While no stranger to Black love films, filmmaker Gina Prince-Bythewood told NPR that it is one of her goals to obliterate the term “Black film.”
The creative mind behind the classic Love and Basketball, The Secret Life of Bees, and now the new movie Beyond the Lights, Prince-Bythewood loves to tell stories about love.
“There’s a perception in the world that Black people don’t love each other, that they don’t get married,” she said. “And it’s because we don’t see it, there are never any images of that in TV and film. I mean, we have the President and First Lady, thank goodness, but that’s it. Without those images young Black people have nothing to aspire to and the world continues to perpetuate this myth about the lack of Black love. It’s important for me to make us visible in universal stories.”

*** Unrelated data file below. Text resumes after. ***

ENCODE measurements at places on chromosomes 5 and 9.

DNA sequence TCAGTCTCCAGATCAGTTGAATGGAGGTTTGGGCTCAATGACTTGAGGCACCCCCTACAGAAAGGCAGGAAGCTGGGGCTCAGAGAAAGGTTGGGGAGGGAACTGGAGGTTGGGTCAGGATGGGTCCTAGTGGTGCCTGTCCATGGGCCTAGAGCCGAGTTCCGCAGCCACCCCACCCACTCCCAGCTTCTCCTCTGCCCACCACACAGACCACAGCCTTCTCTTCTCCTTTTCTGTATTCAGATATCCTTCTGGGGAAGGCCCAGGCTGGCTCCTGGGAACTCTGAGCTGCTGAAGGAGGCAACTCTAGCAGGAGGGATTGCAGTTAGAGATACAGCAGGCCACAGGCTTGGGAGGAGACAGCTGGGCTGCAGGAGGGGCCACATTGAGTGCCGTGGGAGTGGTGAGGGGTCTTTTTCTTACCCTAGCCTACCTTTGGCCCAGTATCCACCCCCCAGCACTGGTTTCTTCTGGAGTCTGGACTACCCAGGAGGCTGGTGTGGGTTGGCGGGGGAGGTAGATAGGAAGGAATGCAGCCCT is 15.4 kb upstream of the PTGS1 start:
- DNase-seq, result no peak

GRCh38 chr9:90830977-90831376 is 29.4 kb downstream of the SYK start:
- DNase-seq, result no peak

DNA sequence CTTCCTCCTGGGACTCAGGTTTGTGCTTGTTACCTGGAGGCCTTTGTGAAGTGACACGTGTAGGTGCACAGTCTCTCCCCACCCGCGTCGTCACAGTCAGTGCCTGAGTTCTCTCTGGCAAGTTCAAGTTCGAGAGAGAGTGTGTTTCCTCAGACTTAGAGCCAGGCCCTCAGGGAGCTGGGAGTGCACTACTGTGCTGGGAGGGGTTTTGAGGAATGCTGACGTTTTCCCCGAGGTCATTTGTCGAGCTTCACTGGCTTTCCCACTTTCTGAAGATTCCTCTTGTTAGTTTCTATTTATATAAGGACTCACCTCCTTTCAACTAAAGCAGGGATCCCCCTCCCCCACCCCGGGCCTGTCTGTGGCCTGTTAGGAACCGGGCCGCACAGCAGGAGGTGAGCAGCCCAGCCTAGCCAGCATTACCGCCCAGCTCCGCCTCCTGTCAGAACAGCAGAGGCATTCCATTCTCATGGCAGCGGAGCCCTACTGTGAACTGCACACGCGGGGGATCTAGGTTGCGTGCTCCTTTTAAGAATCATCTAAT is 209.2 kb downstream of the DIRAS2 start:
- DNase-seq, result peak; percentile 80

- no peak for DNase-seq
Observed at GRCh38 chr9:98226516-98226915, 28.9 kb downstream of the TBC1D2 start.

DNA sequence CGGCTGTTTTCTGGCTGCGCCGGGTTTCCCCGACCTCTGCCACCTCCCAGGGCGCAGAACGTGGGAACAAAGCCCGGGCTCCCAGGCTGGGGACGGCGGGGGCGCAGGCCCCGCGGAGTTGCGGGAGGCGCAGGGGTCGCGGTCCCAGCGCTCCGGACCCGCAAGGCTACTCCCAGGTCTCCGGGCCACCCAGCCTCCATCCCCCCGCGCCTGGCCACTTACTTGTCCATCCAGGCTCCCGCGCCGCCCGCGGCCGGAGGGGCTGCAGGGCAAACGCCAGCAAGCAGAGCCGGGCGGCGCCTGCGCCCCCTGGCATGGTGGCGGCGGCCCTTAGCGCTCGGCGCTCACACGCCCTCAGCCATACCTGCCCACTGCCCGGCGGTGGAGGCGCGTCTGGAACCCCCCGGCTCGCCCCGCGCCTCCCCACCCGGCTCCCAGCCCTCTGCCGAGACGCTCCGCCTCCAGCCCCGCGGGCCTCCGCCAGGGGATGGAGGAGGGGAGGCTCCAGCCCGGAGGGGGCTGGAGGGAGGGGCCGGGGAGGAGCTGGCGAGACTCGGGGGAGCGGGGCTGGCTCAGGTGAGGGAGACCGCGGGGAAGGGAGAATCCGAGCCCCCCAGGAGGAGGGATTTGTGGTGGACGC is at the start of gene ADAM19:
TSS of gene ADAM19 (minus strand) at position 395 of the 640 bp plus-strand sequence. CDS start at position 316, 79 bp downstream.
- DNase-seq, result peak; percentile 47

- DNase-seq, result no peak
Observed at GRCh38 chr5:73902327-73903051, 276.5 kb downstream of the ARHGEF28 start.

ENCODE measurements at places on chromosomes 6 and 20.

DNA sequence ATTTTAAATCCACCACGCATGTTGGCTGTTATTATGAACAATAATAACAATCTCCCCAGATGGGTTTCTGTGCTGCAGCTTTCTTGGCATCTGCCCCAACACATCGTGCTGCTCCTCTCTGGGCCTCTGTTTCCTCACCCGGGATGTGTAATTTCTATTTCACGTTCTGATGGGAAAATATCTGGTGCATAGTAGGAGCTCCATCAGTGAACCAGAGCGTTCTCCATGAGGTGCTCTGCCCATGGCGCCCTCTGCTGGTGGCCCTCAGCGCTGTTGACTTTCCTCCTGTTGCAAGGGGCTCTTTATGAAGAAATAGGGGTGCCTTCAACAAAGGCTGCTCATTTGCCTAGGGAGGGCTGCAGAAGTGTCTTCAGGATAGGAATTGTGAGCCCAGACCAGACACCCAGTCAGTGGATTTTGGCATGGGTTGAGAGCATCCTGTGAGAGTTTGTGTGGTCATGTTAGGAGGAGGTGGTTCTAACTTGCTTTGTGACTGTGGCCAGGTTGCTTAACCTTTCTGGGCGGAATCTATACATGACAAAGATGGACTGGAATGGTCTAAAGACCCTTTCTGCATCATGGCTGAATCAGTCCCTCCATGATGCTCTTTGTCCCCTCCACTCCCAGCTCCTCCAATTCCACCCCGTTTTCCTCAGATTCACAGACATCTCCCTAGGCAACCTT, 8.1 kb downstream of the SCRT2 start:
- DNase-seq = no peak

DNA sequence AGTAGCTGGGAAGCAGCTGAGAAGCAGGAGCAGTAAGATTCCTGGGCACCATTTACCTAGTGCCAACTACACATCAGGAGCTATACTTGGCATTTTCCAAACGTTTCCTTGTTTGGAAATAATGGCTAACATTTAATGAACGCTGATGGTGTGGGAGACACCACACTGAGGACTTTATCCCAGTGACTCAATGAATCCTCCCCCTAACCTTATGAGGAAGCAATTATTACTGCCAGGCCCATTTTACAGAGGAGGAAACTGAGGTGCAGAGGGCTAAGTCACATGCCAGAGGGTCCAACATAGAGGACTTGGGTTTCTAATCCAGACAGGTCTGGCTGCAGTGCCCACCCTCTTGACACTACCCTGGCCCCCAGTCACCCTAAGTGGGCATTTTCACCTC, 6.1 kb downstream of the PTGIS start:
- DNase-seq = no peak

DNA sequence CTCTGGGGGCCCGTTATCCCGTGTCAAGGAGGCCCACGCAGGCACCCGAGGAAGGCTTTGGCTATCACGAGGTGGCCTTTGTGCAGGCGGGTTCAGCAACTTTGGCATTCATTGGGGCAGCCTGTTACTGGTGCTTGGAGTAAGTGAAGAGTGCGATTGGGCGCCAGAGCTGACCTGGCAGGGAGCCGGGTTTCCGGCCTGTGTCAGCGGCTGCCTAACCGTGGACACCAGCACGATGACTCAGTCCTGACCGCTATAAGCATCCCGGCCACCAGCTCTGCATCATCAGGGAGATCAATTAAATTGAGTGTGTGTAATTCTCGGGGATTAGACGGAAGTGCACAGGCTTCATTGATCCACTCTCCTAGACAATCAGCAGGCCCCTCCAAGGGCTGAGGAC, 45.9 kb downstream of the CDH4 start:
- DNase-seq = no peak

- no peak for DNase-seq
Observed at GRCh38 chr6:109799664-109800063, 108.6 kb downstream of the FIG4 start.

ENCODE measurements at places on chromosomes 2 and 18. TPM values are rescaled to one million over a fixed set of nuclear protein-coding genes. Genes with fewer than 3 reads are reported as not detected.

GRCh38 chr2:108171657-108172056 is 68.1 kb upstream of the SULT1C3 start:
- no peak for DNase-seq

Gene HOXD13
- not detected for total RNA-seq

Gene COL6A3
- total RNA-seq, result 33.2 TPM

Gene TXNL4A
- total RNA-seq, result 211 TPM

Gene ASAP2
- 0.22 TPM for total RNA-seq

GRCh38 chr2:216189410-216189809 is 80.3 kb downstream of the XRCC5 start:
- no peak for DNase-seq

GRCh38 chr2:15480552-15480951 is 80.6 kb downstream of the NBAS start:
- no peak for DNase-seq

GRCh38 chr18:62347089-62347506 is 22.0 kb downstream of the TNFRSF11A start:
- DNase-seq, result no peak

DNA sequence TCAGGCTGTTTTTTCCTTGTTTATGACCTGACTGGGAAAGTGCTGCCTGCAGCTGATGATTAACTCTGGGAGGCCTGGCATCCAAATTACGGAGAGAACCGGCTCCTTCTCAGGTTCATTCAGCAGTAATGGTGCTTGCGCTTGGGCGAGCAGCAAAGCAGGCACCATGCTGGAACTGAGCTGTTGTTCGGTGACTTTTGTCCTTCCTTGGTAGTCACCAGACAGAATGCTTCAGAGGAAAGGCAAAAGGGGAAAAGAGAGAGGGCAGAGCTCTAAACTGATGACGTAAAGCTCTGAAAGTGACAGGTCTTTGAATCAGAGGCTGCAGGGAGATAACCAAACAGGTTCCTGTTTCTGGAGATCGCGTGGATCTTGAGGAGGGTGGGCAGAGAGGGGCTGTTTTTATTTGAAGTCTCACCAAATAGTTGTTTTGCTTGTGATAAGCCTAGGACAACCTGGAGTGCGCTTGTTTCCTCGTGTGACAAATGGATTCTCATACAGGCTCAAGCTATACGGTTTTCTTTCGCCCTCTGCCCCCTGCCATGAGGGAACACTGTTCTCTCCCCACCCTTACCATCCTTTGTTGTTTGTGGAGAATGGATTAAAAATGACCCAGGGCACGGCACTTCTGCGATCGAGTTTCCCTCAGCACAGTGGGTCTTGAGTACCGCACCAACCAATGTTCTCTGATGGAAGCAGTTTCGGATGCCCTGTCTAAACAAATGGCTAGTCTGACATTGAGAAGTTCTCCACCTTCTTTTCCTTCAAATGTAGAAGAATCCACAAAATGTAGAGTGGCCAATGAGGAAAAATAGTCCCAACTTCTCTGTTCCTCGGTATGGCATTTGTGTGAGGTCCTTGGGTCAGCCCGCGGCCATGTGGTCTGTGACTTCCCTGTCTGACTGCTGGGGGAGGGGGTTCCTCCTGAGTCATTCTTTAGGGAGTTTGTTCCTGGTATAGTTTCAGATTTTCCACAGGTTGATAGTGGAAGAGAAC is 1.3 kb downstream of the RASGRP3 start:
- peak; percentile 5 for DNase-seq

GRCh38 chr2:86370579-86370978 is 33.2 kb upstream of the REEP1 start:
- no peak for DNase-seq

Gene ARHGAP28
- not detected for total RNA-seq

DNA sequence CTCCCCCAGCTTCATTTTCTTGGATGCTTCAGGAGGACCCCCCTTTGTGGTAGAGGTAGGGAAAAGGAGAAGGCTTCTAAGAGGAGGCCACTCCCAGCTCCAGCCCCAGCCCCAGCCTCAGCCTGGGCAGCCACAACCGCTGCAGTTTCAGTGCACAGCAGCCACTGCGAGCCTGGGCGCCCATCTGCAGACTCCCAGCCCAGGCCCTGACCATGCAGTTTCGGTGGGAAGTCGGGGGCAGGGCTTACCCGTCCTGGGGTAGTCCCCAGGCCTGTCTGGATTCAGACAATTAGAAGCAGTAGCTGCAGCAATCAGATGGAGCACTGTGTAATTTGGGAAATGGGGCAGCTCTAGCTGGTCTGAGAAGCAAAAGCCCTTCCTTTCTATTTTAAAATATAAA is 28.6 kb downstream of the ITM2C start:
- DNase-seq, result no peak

Her newest film Beyond the Lights tells the story of a famous singer who is being controlled by her career and a policeman who is being pushed by his father to go into politics. The story focuses on their journey of self-discovery and finding themselves in each other.
“It’s about empathy,” the filmmaker said. “The fact that you can see my films and empathize with these lead characters no matter their color, because they are going through the same things everybody else does. The more we can do that in film and television, I really think it can improve the world. That’s my drive.”
Through her plight to bring people from every background together over story lines of love, Prince-Bythewood has come to dislike the term “Black film,” finding it narrow and forced.
“That’s like saying Think Like A Man is the same as 12 Years a Slave, they’re not,” she said. “One is a period piece and one is a comedy. This is a love story. That term allows studios to marginalize a movie and say ‘we’ve made our Black film.’ I just feel like people of color should be in every genre. So that is really my push.”